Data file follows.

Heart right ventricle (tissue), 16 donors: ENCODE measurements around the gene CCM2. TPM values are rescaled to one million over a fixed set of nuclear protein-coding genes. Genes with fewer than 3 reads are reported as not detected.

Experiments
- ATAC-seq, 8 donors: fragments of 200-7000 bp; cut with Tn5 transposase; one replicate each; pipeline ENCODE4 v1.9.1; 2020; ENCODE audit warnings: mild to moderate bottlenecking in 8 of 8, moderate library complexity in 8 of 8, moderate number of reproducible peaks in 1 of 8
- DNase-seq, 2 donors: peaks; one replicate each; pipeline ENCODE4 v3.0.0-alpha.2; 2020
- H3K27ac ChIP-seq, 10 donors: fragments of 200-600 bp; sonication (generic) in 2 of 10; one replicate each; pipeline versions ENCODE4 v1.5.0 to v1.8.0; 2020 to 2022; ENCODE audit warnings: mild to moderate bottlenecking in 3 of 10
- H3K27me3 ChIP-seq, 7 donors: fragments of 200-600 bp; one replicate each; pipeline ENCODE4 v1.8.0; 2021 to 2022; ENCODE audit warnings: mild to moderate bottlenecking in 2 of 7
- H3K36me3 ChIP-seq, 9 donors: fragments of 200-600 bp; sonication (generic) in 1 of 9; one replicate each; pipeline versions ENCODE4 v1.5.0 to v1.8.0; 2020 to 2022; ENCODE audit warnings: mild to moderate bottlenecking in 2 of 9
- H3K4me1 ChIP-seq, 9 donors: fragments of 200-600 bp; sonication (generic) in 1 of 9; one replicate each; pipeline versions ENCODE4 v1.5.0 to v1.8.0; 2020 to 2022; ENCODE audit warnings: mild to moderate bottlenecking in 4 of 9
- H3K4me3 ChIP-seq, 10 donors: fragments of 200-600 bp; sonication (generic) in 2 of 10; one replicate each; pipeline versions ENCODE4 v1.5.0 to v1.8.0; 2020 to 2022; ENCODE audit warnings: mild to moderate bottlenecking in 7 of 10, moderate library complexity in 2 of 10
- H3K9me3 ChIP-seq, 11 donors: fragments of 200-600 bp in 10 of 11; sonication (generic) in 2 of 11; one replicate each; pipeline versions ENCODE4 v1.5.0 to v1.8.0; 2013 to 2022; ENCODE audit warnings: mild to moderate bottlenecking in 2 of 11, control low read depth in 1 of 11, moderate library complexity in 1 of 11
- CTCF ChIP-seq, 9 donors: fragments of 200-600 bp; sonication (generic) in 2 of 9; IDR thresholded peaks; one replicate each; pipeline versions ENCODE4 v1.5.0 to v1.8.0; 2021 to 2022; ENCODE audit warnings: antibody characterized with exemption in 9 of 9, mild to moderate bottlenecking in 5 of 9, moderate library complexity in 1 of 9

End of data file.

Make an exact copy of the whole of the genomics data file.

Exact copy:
Heart right ventricle (tissue), 16 donors: ENCODE measurements around the gene CCM2. TPM values are rescaled to one million over a fixed set of nuclear protein-coding genes. Genes with fewer than 3 reads are reported as not detected.

Experiments
- ATAC-seq, 8 donors: fragments of 200-7000 bp; cut with Tn5 transposase; one replicate each; pipeline ENCODE4 v1.9.1; 2020; ENCODE audit warnings: mild to moderate bottlenecking in 8 of 8, moderate library complexity in 8 of 8, moderate number of reproducible peaks in 1 of 8
- DNase-seq, 2 donors: peaks; one replicate each; pipeline ENCODE4 v3.0.0-alpha.2; 2020
- H3K27ac ChIP-seq, 10 donors: fragments of 200-600 bp; sonication (generic) in 2 of 10; one replicate each; pipeline versions ENCODE4 v1.5.0 to v1.8.0; 2020 to 2022; ENCODE audit warnings: mild to moderate bottlenecking in 3 of 10
- H3K27me3 ChIP-seq, 7 donors: fragments of 200-600 bp; one replicate each; pipeline ENCODE4 v1.8.0; 2021 to 2022; ENCODE audit warnings: mild to moderate bottlenecking in 2 of 7
- H3K36me3 ChIP-seq, 9 donors: fragments of 200-600 bp; sonication (generic) in 1 of 9; one replicate each; pipeline versions ENCODE4 v1.5.0 to v1.8.0; 2020 to 2022; ENCODE audit warnings: mild to moderate bottlenecking in 2 of 9
- H3K4me1 ChIP-seq, 9 donors: fragments of 200-600 bp; sonication (generic) in 1 of 9; one replicate each; pipeline versions ENCODE4 v1.5.0 to v1.8.0; 2020 to 2022; ENCODE audit warnings: mild to moderate bottlenecking in 4 of 9
- H3K4me3 ChIP-seq, 10 donors: fragments of 200-600 bp; sonication (generic) in 2 of 10; one replicate each; pipeline versions ENCODE4 v1.5.0 to v1.8.0; 2020 to 2022; ENCODE audit warnings: mild to moderate bottlenecking in 7 of 10, moderate library complexity in 2 of 10
- H3K9me3 ChIP-seq, 11 donors: fragments of 200-600 bp in 10 of 11; sonication (generic) in 2 of 11; one replicate each; pipeline versions ENCODE4 v1.5.0 to v1.8.0; 2013 to 2022; ENCODE audit warnings: mild to moderate bottlenecking in 2 of 11, control low read depth in 1 of 11, moderate library complexity in 1 of 11
- CTCF ChIP-seq, 9 donors: fragments of 200-600 bp; sonication (generic) in 2 of 9; IDR thresholded peaks; one replicate each; pipeline versions ENCODE4 v1.5.0 to v1.8.0; 2021 to 2022; ENCODE audit warnings: antibody characterized with exemption in 9 of 9, mild to moderate bottlenecking in 5 of 9, moderate library complexity in 1 of 9